Ancient woodland is an irreplaceable habitat, each one at least 400 years old. Yet an unacceptable number of ancient woodlands are currently under threat from development in England. This manual helps planners embed ancient woodland and aged and veteran trees into plan making and decision taking.
Ancient woodland and veteran trees are irreplaceable. But it is still possible to undertake high quality development that respects and responds to the precarious nature of our ancient woods and trees. This document covers a comprehensive range of issues relating to ancient woodland, veteran trees and planning.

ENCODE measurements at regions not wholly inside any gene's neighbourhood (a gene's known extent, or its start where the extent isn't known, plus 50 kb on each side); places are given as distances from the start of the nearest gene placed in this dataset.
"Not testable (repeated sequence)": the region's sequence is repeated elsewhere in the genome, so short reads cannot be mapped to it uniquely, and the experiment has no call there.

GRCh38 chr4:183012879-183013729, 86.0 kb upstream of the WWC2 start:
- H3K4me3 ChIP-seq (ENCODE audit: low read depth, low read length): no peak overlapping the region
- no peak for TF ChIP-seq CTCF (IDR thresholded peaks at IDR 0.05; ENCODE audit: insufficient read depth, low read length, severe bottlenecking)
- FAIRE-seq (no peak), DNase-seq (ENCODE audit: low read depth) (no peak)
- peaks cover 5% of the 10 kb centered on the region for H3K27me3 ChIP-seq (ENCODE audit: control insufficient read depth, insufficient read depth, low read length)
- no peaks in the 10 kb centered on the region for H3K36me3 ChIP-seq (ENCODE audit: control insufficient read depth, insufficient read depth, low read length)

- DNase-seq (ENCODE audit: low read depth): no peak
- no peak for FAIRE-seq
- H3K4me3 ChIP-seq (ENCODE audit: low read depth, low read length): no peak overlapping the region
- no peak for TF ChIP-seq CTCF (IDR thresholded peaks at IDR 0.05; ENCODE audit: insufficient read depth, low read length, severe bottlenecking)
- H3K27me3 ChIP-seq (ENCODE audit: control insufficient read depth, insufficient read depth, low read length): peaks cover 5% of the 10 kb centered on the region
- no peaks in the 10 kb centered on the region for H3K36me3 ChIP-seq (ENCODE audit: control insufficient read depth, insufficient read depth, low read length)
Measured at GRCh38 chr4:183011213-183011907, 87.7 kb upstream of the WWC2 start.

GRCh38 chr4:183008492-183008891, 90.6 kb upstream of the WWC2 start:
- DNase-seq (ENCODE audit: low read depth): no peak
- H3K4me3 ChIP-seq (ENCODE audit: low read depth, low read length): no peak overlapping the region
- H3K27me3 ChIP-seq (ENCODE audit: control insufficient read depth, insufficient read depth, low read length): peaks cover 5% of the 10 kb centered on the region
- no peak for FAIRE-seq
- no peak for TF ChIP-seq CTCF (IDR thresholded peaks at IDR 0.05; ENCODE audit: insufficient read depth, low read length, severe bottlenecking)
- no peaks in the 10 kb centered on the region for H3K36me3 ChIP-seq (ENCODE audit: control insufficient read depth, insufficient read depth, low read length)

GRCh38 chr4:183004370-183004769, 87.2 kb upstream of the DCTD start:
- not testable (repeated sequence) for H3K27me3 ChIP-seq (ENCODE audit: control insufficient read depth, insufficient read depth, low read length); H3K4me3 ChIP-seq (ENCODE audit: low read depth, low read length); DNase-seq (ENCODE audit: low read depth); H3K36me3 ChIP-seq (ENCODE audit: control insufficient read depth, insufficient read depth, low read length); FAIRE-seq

The National Planning Policy Framework (NPPF) for England was updated on 24 July 2018. There is new wording around ancient woodland, and ancient and veteran trees, which should be adhered to:
NPPF paragraph 175 states:
When determining planning applications, local planning authorities should apply the following principles:
c) development resulting in the loss or deterioration of irreplaceable habitats (such as ancient woodland and ancient or veteran trees) should be refused, unless there are wholly exceptional reasons and a suitable compensation strategy exists;
Footnote 58 states:
For example, infrastructure projects (including nationally significant infrastructure projects, orders under the Transport and Works Act and hybrid bills), where the public benefit would clearly outweigh the loss or deterioration of habitat.
Proposed development that does not fit these criteria should be refused on the grounds it does not comply with national planning policy.